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What Does Kevin Spacey Know About 'Disruption?' Apparently A Lot. Recently, Kevin Spacey spoke to a crowd full of tech junkies on what is needed to break into industries that seem resilient to change.

By Daniel Newman

entrepreneur daily

Opinions expressed by Entrepreneur contributors are their own.

It's hard to know what to expect when a renowned actor makes an appearance as a keynote speaker at a technology conference. When Kevin Spacey was about to make his entrance onto the stage at this year's IBM Impact in Las Vegas I found myself wondering the same thing.

After three days of hearing about clouds, "composable business" and big data, you can only wonder what meaningful business ideas may come from someone who has probably never set foot in a data center, built a mobile application or architected the enterprise of the future. I don't think I was alone in my skepticism.

"How drunk are you people?' Spacey asked as he took the stage. At the last day of the conference, I'd say his humor wasn't lost on the crowd. In fact, it drew a big laugh. Then he asked the question, "You probably wonder what the heck I'm going to tell you about these devices and all of this technology? I don't know a f#cking thing about any of this!"

But what he does know about is how to disrupt markets and industries that seem unyielding. Here is a few takeaways from his keynote speech on the radical disruption that's happening in every industry.

Seek out the people willing to take a risk. When Kevin Spacey pitched his idea of House of Cards to various networks they all were interested in his show: politics, sex and corruption -- a timeless formula for successful media. But there was a problem: Every network he pitched wanted a pilot.

"We had an idea for a show that developed over a period of time and a pilot wasn't in the cards," said Spacey.

Instead of pushing on the networks or changing his vision for the show, he did something else. He knew he needed to find someone who was willing to take a risk, so he pivoted and brought the idea to the executives at Netflix. Spacey was solving a business problem: He was disrupting and perhaps forever driving to change the way content is delivered. Furthermore, he was looking at what the industry is going to become, and he was responding and leading change. In many ways he was an innovator. It was as if he saw just a little glimpse of the future.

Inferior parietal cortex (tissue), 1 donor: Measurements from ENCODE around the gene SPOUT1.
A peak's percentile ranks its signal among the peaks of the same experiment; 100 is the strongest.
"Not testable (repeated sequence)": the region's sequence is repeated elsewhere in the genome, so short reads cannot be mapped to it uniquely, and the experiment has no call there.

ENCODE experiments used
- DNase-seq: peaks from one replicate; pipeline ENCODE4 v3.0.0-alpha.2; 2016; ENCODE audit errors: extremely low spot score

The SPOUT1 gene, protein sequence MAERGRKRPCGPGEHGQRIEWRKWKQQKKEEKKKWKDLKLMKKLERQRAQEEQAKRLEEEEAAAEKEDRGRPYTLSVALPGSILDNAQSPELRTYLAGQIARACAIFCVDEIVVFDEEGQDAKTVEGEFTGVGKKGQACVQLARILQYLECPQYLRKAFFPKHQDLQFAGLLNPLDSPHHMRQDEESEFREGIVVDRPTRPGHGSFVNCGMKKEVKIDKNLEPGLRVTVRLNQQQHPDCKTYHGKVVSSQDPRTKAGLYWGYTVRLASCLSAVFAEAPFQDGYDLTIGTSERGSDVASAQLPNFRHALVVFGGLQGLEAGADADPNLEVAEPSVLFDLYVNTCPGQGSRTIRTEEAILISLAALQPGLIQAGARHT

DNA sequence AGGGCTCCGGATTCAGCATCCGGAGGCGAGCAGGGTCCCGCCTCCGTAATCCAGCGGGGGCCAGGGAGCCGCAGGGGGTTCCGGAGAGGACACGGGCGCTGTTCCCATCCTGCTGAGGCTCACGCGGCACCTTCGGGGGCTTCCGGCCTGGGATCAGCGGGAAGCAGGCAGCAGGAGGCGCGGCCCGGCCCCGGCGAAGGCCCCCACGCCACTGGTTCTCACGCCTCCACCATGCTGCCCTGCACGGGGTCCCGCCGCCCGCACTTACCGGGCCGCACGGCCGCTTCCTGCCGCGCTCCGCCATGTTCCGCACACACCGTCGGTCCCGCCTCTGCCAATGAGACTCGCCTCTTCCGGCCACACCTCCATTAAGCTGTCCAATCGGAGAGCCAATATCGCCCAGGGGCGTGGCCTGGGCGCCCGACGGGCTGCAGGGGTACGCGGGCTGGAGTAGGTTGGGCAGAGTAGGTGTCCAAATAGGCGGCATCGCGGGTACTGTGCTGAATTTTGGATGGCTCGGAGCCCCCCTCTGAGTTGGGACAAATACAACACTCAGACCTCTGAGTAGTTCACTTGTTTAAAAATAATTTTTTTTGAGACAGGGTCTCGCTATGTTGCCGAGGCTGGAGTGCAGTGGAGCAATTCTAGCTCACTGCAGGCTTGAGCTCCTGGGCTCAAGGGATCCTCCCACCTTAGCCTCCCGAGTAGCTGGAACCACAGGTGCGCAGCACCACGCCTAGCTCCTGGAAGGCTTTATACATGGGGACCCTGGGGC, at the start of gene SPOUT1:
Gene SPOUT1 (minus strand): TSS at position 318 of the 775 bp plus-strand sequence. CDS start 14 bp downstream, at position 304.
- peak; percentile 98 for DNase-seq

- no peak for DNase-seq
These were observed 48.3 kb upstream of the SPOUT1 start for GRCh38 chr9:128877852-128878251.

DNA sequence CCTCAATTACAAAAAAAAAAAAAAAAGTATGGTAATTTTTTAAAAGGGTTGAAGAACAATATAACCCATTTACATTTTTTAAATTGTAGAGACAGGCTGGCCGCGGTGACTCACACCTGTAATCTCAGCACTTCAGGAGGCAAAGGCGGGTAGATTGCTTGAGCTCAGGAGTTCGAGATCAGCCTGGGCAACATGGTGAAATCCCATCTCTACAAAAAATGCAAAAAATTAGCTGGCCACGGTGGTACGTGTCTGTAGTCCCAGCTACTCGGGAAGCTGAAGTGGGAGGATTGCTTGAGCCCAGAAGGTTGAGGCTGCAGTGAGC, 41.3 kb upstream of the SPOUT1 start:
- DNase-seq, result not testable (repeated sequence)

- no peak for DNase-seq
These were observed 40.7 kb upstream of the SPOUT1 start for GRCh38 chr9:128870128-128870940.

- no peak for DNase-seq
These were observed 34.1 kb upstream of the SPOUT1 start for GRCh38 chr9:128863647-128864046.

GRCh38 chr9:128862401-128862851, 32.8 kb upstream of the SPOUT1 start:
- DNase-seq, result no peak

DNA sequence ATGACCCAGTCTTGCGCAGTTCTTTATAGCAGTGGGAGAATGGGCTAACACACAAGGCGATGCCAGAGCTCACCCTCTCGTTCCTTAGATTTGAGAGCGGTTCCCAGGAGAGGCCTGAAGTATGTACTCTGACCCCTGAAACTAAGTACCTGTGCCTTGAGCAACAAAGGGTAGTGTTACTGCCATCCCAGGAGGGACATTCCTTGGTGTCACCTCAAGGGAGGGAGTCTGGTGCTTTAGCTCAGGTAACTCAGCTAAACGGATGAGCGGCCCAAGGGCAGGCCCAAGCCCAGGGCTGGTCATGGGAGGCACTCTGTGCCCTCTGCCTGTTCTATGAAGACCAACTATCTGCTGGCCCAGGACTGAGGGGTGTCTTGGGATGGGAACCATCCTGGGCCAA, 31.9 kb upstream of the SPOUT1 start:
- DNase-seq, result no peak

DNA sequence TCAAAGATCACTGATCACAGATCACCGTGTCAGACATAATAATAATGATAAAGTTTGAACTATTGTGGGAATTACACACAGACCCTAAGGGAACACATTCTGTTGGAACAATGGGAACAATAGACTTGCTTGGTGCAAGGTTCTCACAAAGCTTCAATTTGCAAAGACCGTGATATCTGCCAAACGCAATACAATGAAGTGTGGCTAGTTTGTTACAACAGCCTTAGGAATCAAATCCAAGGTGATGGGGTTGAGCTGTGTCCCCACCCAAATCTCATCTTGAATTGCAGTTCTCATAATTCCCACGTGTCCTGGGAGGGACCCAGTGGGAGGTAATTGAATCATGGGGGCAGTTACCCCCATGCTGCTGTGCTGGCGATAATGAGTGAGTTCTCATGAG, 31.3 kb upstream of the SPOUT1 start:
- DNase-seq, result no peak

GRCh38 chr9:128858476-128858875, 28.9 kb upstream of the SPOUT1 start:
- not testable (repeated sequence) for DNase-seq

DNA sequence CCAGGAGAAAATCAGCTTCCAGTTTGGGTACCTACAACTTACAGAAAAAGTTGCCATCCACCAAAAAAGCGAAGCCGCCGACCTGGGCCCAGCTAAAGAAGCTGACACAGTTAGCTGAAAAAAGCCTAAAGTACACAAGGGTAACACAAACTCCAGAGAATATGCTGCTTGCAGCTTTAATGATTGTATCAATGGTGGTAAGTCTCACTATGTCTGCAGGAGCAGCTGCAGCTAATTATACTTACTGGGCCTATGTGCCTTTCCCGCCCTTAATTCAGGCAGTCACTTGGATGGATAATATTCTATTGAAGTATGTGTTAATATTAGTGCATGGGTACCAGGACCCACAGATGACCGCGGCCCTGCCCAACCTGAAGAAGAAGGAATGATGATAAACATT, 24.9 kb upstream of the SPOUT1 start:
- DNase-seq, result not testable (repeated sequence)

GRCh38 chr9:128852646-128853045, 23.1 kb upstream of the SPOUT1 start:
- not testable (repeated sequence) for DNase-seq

Related: Big Data Isn't Just For Big Businesses Anymore

Try, try and try again. Netflix looked at the concept and vision of the show and the team Spacey had built and decided to give him a commitment for at least two seasons at the time of inception.

This was a complete pivot from the norm. (In the world of television this would never happen.) There was no proof that it would work. But as Spacey said, no amount of data can predict the future, It can just give you a good guess at probability. There are just too many other factors -- particularly in entertainment. "Sometimes you just have to throw things at the wall and see what f#cking sticks."

Of course, House of Cards is now a wildly successful show and this is just one example of disruption that he gave.

It all comes down to the connection. It was story after story that he told. Little stories weaved within big stories. Such a good storyteller he is, it would have been easy to forget why we were there in that room. We were there to learn, create and grow our businesses -- primarily as technology companies. It would only be fair to ask what did we learn from Kevin Spacey? If we merely wanted to be entertained, we could have watched a movie.

Related: How to Sell to the Hyper-Aware Consumer

Spacey's stories made disruption easy to understand to everyone. It made the endless techno-garble of cloud, mobility, analytics make sense as well, because he reminded the masses that in the end those words, buzzwords if I may, aren't the reason people connect to brands. People connect to the story, and the way the story is told is the way a brand is perceived.

As businesses we have to tell better stories. And we have to tell them in a way that grabs the hearts and minds of our customers and prospects.

In a world full of bits, bytes and jargon, the story may be the most disruptive element of all, and those that tell their story the best may just be surprised at how f#cking well things work out for them going forward.

Related: Need to Make a Presentation? Start By Telling a Great Story. (Video)

Daniel Newman

President of Broadsuite

Dan Newman is the president of Broadsuite where he works side by side with brands big and small to help them be found, seen and heard in a cluttered digital world. He is also the author of two books, is a business professor and a huge fan of watching his daughters play soccer. 

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